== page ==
Lancaster artist returns with restaurant exhibition after breast cancer treatment

Hilli McManus with a piece of her artwork in Pizza Margherita. Photo by Darren Andrews
Hilli McManus with a piece of her artwork in Pizza Margherita. Photo by Darren Andrews

Artist and designer Hilli McManus is better known for her theatre and community arts work, but after a breast cancer diagnosis in 2016 and a right breast mastectomy with reconstruction, things have had to change dramatically.

Artist and designer Hilli McManus is better known for her theatre and community arts work, but after a breast cancer diagnosis in 2016 and a right breast mastectomy with reconstruction, things have had to change dramatically.

Three years on, and three years clear of cancer, it is only now that Hilli has a level of energy or confidence to return to her life as an artist.

And she now has an exhibition at Pizza Margherita in Lancaster, with five per cent of the money raised from sales going to CancerCare.

“CancerCare have been a vital component in my recovery when the first emotional crash hit after surgery,” she said. “Both surgery and reconstruction were successfully performed at Westmorland General Hospital by an incredibly skilled and caring team at the RLI. The emotional fallout was devastating at first, and thanks to CancerCare services, I received several highly professional counselling sessions at Slynedales.

“As a freelance artist of some 30 years, I had no work to return to, I have to create my own. The energy and focus required to make work happen, simply wasn’t there and I had developed a severe form of hormonal migraine, focus and concentration had left the building, along with my confidence in mind and body. I’d ceased to function as the ‘me’ I’d always known.

“I crashed out again, mentally, it seemed hopeless and I could not find out how to get back to my work, it has never been a hobby, being an artist is who I am and how I have earned a crust for 30 years.

“Stuck on benefits and burned out, it was clear I needed more help, in the form of counselling again, but also in the form of a dedicated employment support officer. With careful advice from both, I’ve had to – and I’m glad I’ve had to – make the decision not to return to my theatre work.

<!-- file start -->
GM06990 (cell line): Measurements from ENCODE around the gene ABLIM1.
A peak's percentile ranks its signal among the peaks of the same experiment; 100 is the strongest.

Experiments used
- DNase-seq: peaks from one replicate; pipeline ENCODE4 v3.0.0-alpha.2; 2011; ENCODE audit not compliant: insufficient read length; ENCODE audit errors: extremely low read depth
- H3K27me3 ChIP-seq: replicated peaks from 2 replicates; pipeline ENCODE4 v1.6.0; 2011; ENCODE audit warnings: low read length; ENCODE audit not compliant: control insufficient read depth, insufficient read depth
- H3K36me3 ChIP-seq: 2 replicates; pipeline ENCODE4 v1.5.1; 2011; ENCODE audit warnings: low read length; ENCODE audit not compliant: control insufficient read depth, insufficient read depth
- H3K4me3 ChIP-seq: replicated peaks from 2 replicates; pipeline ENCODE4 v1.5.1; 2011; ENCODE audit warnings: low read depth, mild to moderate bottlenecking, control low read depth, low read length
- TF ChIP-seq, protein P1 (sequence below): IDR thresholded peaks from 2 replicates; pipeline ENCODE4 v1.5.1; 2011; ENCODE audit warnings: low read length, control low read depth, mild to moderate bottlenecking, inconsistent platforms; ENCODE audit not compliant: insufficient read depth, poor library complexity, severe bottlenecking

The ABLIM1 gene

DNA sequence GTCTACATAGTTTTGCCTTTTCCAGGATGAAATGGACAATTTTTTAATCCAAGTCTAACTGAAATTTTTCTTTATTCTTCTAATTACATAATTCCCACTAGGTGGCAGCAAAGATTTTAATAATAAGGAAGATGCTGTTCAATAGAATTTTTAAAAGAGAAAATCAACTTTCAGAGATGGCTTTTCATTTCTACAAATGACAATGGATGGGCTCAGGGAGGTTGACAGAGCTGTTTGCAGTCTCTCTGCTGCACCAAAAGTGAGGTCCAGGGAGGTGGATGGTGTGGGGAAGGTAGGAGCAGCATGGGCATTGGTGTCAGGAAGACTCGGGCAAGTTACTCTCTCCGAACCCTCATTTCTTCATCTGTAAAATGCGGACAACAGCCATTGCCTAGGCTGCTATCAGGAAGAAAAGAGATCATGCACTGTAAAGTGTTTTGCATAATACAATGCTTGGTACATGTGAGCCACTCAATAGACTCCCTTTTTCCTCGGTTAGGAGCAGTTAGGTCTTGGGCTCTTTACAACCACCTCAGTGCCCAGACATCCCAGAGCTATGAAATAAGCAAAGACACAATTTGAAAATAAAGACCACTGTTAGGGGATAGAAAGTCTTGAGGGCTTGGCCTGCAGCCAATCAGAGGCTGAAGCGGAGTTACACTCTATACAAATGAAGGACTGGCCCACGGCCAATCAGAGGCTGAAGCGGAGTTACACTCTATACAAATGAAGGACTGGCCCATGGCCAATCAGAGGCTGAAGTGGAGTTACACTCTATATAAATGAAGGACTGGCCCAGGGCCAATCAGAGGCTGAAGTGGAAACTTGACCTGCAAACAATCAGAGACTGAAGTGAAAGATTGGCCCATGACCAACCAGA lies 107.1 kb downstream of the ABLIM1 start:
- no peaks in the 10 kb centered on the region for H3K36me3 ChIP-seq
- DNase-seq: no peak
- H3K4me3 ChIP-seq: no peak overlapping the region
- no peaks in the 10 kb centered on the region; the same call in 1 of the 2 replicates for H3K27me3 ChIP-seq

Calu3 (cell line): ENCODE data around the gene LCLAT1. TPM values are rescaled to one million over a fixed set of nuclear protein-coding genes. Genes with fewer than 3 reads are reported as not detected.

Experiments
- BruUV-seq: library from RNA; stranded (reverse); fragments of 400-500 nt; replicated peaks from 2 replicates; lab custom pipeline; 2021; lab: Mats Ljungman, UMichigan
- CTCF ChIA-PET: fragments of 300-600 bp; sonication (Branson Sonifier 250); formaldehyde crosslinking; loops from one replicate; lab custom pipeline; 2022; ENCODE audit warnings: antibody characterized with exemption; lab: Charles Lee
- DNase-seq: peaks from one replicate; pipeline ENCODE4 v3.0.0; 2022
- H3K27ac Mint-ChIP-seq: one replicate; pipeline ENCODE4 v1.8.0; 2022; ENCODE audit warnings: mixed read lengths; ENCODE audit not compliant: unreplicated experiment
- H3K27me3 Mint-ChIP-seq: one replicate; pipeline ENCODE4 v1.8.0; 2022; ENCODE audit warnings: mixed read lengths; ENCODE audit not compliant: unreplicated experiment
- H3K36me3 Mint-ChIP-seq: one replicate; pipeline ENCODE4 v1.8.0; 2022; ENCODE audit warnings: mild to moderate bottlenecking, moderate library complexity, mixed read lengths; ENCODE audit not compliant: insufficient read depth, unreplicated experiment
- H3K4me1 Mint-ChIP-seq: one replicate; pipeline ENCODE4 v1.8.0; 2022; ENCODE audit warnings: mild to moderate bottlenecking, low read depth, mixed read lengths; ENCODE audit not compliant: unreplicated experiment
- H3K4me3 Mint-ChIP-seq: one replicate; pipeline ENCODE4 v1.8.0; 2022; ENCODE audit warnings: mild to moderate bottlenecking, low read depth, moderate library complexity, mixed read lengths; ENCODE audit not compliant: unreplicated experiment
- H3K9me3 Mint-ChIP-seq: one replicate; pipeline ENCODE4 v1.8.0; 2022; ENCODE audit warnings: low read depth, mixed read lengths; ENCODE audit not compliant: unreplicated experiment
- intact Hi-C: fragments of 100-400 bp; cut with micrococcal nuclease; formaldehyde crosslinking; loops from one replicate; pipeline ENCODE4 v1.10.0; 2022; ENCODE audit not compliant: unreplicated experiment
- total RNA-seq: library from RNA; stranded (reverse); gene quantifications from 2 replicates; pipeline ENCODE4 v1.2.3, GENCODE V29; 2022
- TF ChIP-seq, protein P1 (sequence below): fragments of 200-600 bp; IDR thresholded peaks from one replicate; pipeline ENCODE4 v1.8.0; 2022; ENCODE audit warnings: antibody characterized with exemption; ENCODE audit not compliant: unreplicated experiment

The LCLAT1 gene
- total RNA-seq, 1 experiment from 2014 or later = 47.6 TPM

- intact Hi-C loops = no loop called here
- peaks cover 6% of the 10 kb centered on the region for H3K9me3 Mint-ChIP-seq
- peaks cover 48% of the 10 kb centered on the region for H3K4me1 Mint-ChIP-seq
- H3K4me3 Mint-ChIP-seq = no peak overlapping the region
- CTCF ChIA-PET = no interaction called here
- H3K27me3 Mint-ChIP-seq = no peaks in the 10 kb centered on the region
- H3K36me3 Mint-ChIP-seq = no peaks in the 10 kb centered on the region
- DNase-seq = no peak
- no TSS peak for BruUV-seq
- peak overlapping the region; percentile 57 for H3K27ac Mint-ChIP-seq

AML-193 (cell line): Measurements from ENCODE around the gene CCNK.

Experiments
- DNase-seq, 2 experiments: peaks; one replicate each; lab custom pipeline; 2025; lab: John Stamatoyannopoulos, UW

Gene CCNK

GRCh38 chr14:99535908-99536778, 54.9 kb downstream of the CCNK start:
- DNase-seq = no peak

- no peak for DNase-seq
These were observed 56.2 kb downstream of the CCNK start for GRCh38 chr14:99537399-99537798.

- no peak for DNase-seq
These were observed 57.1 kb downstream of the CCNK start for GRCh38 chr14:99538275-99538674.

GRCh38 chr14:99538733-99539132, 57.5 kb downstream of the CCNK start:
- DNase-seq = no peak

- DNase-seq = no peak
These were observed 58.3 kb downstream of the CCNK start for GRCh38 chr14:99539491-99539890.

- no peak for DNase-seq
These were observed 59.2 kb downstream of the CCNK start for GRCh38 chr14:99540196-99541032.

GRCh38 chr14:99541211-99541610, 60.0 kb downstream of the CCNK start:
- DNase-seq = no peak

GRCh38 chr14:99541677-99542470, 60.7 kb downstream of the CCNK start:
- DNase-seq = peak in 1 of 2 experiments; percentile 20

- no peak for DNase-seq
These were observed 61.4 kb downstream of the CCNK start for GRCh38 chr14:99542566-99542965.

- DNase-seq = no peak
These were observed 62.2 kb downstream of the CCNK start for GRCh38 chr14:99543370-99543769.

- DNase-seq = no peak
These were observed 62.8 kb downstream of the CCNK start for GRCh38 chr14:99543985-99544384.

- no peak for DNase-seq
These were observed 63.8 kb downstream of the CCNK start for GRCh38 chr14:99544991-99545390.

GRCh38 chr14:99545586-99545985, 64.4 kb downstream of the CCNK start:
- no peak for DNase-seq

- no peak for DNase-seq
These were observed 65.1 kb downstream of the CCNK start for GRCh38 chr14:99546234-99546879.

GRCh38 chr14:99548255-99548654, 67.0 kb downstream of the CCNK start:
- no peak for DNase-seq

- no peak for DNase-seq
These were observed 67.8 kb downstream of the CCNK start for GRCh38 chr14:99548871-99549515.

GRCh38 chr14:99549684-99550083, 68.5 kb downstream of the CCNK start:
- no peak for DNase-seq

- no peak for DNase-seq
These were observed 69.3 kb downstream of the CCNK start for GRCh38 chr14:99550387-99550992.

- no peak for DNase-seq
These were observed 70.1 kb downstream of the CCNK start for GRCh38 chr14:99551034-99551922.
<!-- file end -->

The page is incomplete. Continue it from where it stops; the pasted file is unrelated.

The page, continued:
“It is too intense, frenetic, often heavy and never less than a 50 hour week with low pay, up 40ft scaffolds or 8ft ladders. With my brain fog and distorting migraines layered on top of a mastectomy, I was trying to get back to the wrong place in my head.

“The guidance from the professionals at CancerCare has helped me come to a better decision, one that I can sustain in the most part, so I don’t kill myself trying.

“Unfortunately in January I shattered my ankle after slipping on slabs on the Bath Mill estate and have osteoporosis in my lower spine, so I’ve been reduced to a blubbering wreck again, except this time I have the tools to make the right decisions for ME and my continued mental and physical health. That decision is to be careful, I am very changed, I’m not the powerhouse of energy I was, but that’s ok because I’m doing my own thing now. The deadlines I have are my own and I can move them around when I’m struggling a bit.

“I was an opposite neighbour of Pizza Margherita for 28 years, and I was offered this exhibition upstairs in their gallery last year.

“It’s taken three months to produce the paintings, carefully limiting my time so I don’t cause myself any more pain! So it’s taken three and a half years for me to actually start finding my feet in my world again, but it’s a good start and the changes brought on by the effects of breast cancer are now ones I can embrace in my work life.

“October is breast cancer awareness month, so please, just check your breasts regularly and look for any changes. See your GP straight away with any concerns. I did exactly that and I’m still here and doing fine.”

Park Mist at Pizza Margherita runs until January 2020.